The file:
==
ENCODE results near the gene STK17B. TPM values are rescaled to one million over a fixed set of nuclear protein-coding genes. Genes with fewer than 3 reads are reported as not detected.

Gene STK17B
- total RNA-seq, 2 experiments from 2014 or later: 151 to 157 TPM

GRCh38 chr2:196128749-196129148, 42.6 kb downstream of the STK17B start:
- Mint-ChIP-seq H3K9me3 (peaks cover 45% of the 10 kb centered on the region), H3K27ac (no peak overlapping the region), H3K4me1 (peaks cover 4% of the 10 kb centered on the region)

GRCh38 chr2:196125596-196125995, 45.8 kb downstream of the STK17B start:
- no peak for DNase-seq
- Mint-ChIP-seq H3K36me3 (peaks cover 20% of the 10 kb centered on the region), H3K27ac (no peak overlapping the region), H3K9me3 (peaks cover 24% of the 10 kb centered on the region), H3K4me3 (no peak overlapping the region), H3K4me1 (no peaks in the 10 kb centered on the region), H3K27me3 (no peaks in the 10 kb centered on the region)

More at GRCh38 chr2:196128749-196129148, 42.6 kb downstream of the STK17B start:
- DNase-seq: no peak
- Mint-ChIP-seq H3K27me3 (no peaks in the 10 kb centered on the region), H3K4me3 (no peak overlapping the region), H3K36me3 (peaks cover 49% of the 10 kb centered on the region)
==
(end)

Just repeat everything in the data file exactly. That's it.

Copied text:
ENCODE results near the gene STK17B. TPM values are rescaled to one million over a fixed set of nuclear protein-coding genes. Genes with fewer than 3 reads are reported as not detected.

Gene STK17B
- total RNA-seq, 2 experiments from 2014 or later: 151 to 157 TPM

GRCh38 chr2:196128749-196129148, 42.6 kb downstream of the STK17B start:
- Mint-ChIP-seq H3K9me3 (peaks cover 45% of the 10 kb centered on the region), H3K27ac (no peak overlapping the region), H3K4me1 (peaks cover 4% of the 10 kb centered on the region)

GRCh38 chr2:196125596-196125995, 45.8 kb downstream of the STK17B start:
- no peak for DNase-seq
- Mint-ChIP-seq H3K36me3 (peaks cover 20% of the 10 kb centered on the region), H3K27ac (no peak overlapping the region), H3K9me3 (peaks cover 24% of the 10 kb centered on the region), H3K4me3 (no peak overlapping the region), H3K4me1 (no peaks in the 10 kb centered on the region), H3K27me3 (no peaks in the 10 kb centered on the region)

More at GRCh38 chr2:196128749-196129148, 42.6 kb downstream of the STK17B start:
- DNase-seq: no peak
- Mint-ChIP-seq H3K27me3 (no peaks in the 10 kb centered on the region), H3K4me3 (no peak overlapping the region), H3K36me3 (peaks cover 49% of the 10 kb centered on the region)